Ecuadorian highlands: Cuenca to Quito

16,000 miles in the shadow of Volcan Chimborazo

16,000 miles in the shadow of Volcan Chimborazo

I am happy to report that our days of torrential rain in Ecuador are behind us. Since we last updated, we spent a mostly restful day in Cuenca, five challenging days of riding on the PanAmerican highway, and two fun (but not very restful) days in Quito. We have been able to do longer days without the rain and mudslides, but our constant companions, wind and mountains, are still with us. First, some pictures from our lovely day in Cuenca. Everything was closed because it was a Sunday (yet again!!), but we still did a good deal of wandering.




Leaving Cuenca was surprisingly easy. We flew downhill on a huge highway, taking up a whole lane. Other cyclists had told us that the PanAmerican in this stretch was pretty rough trafficwise, but we found it to be just fine. All the vehicles gave us plenty of space. The best part of the day was lunch – pizza! Our last night in Cuenca we bought two large pizzas, and we carried one of them down the highway and ate it for lunch. Deelish!



That day we made it even farther than we expected, and we ended up in the tiny crossroads town of Zhud. It turns out that there is nothing in Zhud except a long line of stalls selling fried pork with corn and potato dumplings. There are no hotels, nothing. We ended up camping at the local covered football field after watching the local kids play until sunset. It seemed like a great place… then the wind picked up.

All night long the wind blew and blew. The tin roof over the field was breaking. It banged against the rafters continuously, and chunks of it ocassionally were fell off and were blown across the concrete field below. In short – there was very little rest for us!

The supposedly very busy Panamerican highway became a barely trafficked two lane road that wove up and down along the Ecuadorian Andes. We had two days of fantastic riding under blue skies. We spent a night in a town that runs on train tourism.



Downtown Alausi


We also decided to take a dirt road shortcut to avoid a major city (and a major climb!). This shortcut was actually very pleasant, and even included some bonus pavement. That night we slept in the only hotel in the city of San Andres. It was a very fancy place! Strangely, there was not a single restaurant in the entire city (we asked multiple people), so we ended up making soup on the roof with our camp stove.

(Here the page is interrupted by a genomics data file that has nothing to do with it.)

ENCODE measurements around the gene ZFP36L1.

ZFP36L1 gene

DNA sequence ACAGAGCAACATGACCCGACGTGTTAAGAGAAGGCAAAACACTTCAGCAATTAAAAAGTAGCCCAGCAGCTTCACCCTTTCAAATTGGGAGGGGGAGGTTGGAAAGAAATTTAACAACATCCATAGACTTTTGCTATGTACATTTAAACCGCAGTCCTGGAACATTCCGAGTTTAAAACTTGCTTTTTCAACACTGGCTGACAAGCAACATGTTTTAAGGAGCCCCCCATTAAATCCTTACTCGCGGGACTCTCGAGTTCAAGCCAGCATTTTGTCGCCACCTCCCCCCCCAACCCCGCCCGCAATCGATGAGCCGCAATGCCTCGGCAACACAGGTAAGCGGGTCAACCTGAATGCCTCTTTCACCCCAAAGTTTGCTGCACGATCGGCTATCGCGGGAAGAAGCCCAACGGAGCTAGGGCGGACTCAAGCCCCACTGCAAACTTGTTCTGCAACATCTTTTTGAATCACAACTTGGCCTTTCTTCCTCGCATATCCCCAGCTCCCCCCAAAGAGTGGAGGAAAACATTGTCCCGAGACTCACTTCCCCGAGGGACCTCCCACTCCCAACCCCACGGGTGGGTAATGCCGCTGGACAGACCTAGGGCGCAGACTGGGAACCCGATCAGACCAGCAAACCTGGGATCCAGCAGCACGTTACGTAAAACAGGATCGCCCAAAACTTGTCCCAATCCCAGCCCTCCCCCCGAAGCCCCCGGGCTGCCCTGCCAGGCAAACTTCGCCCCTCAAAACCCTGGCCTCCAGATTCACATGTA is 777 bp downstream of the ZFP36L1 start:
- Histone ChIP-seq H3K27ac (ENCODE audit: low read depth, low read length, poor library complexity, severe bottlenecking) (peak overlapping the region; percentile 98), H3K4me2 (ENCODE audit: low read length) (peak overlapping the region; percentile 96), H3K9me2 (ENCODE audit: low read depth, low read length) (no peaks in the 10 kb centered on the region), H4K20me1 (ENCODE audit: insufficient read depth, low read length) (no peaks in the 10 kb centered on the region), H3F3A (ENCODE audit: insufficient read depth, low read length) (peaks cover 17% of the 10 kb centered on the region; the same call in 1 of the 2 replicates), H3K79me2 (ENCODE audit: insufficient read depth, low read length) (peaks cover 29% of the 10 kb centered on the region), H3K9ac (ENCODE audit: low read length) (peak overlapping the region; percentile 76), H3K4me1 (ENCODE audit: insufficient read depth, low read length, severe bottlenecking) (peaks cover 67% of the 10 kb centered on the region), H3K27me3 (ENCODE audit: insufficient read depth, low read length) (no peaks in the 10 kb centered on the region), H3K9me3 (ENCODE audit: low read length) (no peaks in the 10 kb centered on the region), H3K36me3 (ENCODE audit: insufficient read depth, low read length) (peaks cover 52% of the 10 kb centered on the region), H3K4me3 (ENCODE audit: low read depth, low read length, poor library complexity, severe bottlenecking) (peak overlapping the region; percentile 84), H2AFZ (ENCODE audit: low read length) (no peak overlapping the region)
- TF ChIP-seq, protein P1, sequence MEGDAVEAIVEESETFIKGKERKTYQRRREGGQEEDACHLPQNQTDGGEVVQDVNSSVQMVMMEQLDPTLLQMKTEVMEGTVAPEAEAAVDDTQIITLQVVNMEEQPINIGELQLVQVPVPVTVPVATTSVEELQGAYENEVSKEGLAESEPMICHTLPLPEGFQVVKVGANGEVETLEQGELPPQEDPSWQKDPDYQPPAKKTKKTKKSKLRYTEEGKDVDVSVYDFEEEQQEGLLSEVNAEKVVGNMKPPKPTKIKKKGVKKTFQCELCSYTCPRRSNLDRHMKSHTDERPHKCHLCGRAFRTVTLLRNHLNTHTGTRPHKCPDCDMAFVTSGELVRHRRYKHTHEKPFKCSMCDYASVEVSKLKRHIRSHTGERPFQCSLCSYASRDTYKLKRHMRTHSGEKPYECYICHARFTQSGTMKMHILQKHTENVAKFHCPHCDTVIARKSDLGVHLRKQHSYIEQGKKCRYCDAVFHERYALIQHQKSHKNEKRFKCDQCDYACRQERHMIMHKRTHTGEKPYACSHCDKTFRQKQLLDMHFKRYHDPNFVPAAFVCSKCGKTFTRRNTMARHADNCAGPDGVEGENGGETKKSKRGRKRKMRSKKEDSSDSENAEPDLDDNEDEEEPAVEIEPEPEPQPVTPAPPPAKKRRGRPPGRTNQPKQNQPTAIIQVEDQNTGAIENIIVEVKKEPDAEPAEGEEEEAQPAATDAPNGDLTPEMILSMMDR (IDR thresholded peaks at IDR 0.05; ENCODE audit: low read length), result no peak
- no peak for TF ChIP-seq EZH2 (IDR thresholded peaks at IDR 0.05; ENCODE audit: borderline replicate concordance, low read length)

Our last night before Quito we spent in the city of Latacunga with a host family. This was our first time using Warmshowers in all of South America! We spent a nice evening with them chatting about how Ecuador has changed in the last decade. They told us that in the past year the polic installed many traffic cameras along the highways to enforce speed limits. Apparently one city to the south has made $2.6 million in tickets over the last 6 months alone!

The last day of riding into Quito was all along a busy two or three lane highway, but we rode safely and made it without any close calls. It was a surprisingly simple entrance to a massive city. Our friend Tarik, who we first met before we were even a couple, is living in Quito right now and offered to host us for a couple of nights. We found his place and were welcomed by his girlfriend, Zora.


There were several great volcanoes along the route



Ridiculous $5 (each) breakfast



We’re wearing normal-people clothes, ah! (Laundry time)

We spent three nights and two days with them, and had a blast chatting, eating, and seeing Quito. We went to old town, climbed up a church tower, saw an outdoor concert, rode in a cable car, and hiked up a volcano. We also made granola, ate their delicious cooking, and used their fast internet to find an apartment in State College for when we return. In all, it was an action-packed weekend for us! Thank you, Tarik and Zora, for being excellent hosts. You really tired us out though!


A delicious ‘tortilla’. Those are some Washington State apples the background, by the way.





Looking down to Quito


In our next update (sorry we got a bit behind): visiting an Ecuadorian market town, a dire mechanical problem, and entering our final country.

5 thoughts on “Ecuadorian highlands: Cuenca to Quito

  1. Aunt Kaye

    So happy to hear from you. Talked to your Mom (Daydre) and she told me all about your new place in PA. Happy Trails.
    Love and prays,
    Aunt Kaye

    1. Daisy

      Thanks Aunt Kaye! I am pretty darn excited about having a place of our own with running (drinkable!) water, and a BED.

  2. millie

    You look like a pizza delivery biker on the highway! :)
    Wow, you look different in regular clothes. And WOW- really it’s already time to find an apartment in PA? As a reader, your trip seemed to fly by. I am sure it seems quite different from your perspective. What a journey! Loving every post and every photo!
    Hugs, Millie

    1. Daisy

      Yep – I am absolutely certain it has been the longest 15 months of my life. Sometimes it seems like every single day is an eternity, especially when things go wrong! Today I got TWO flat tires before 10 am, for example. All is good now though.

      Wearing regular clothes was a really bizarre experience for us. I am not sure what’s going to happen when I have to wear nice looking clothes for work again!

  3. Cousin Ruth Ann

    Donald and I have so enjoyed your e-mails. We will miss them when your trip is completed. You MUST keep in touch with us!

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